Because Runbox is similar to an Internet service provider and not a telecommunications company, Runbox is NOT affected by this law. This means that Runbox for instance is permitted to delete your email data upon your request at any time, and that we are not required to store any traffic logs.

The bottom line is that a request from Norwegian police authorities to disclose data from any Runbox account will be rejected by Runbox unless a Norwegian court has decided otherwise.

What does compliance with Norwegian privacy laws mean?

So what does Runbox’ compliance to Norwegian laws mean regarding your personal data when using Runbox, and the content of your emails stored on our servers?

Runbox does not collect any data about you except what is necessary to provide you with our services. This is in accordance with our Terms of Service and Privacy Policy, which is compliant to The Personal Data Act §8. This paragraph states that personal details can only be collected and processed with consent from the registrant.

Similarly important is §11, stating that personal data must not be used for purposes inconsistent with the initial purpose of collection except with consent from the user.

Only if presented with a court ordered seizure pursuant to the Norwegian Criminal Procedure Act may Runbox be forced to disclose information to The Norwegian Police Service. It is therefore an absolute prerequisite that a crime has been committed.

What about requests from authorities outside Norway?

A request from foreign authorities or agencies regarding Runbox account details or user data has a long way to go before it reaches Runbox:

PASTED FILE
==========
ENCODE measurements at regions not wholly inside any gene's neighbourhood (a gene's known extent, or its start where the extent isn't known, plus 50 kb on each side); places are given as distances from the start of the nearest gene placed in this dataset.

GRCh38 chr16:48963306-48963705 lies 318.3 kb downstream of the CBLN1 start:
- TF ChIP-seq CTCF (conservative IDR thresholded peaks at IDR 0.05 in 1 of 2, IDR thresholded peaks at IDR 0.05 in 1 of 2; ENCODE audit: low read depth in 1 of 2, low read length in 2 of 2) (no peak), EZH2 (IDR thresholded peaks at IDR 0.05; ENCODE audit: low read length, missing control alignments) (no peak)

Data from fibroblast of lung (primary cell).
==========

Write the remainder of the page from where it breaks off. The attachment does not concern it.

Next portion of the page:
It will in general start with a legal request (letter rogatory) submitted through diplomatic channels to the Norwegian Ministry of Foreign Affairs, who sends it to the Attorney General at the Norwegian Office of the Prime Minister, who will, if appropriate, forward the request to the Ministry of Justice and Public Security who in turn sends it to the appropriate police unit, for example the National Criminal Investigation Service, Norway (Den nasjonale enhet for bekjempelse av organisert og annen alvorlig kriminalitet; Kripos) or The Norwegian Police Security Service (Politiets sikkerhetstjeneste; PST) for independent investigation. All requests will of course be evaluated with regards to Norwegian laws and regulations.

The Norwegian police authorities may then present Runbox with a subpoena, which will be rejected by Runbox as a matter of principle. The case may then be submitted to a Norwegian court, and an attorney will be appointed to represent the account owner. If the court finds that there is evidence or probable cause for suspicion of criminal activity on the part of the account owner, Runbox may be presented with a court order requesting us to disclose the requested information.

Norway has entered into agreements with some foreign nations to cooperation in criminal matters regarding disclosure of objects and data, that may simplify the procedure above: